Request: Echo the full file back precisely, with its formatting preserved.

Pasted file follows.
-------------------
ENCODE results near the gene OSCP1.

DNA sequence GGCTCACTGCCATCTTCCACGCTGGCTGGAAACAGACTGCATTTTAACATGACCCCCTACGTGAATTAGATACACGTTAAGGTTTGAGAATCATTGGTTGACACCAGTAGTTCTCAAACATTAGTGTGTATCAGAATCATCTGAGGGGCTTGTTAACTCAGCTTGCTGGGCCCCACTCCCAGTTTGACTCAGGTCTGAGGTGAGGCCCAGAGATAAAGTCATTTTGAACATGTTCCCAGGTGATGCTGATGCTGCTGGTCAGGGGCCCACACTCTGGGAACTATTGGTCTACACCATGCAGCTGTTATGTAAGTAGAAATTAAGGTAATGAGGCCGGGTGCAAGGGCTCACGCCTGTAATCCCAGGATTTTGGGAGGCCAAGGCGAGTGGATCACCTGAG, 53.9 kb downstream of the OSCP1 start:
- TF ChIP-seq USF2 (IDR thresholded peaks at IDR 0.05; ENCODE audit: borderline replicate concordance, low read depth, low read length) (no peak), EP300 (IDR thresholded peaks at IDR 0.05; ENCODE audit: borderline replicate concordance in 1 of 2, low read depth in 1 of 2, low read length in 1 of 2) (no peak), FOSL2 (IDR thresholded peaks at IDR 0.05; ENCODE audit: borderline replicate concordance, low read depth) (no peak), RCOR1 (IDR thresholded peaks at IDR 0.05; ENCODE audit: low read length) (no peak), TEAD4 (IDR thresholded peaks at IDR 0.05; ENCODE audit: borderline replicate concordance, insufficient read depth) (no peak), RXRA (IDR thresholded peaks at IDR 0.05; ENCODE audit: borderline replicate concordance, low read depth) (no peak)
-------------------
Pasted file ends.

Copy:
ENCODE results near the gene OSCP1.

DNA sequence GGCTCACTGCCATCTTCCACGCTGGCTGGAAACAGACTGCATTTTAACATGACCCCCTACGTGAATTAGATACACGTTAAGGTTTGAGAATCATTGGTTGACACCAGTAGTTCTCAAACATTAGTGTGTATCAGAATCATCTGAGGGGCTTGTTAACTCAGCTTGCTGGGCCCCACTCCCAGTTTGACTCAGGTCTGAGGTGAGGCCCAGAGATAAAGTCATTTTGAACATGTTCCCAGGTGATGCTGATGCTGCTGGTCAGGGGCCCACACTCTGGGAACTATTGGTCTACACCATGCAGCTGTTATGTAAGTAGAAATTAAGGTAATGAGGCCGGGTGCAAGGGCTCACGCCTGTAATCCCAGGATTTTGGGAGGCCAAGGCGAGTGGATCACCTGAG, 53.9 kb downstream of the OSCP1 start:
- TF ChIP-seq USF2 (IDR thresholded peaks at IDR 0.05; ENCODE audit: borderline replicate concordance, low read depth, low read length) (no peak), EP300 (IDR thresholded peaks at IDR 0.05; ENCODE audit: borderline replicate concordance in 1 of 2, low read depth in 1 of 2, low read length in 1 of 2) (no peak), FOSL2 (IDR thresholded peaks at IDR 0.05; ENCODE audit: borderline replicate concordance, low read depth) (no peak), RCOR1 (IDR thresholded peaks at IDR 0.05; ENCODE audit: low read length) (no peak), TEAD4 (IDR thresholded peaks at IDR 0.05; ENCODE audit: borderline replicate concordance, insufficient read depth) (no peak), RXRA (IDR thresholded peaks at IDR 0.05; ENCODE audit: borderline replicate concordance, low read depth) (no peak)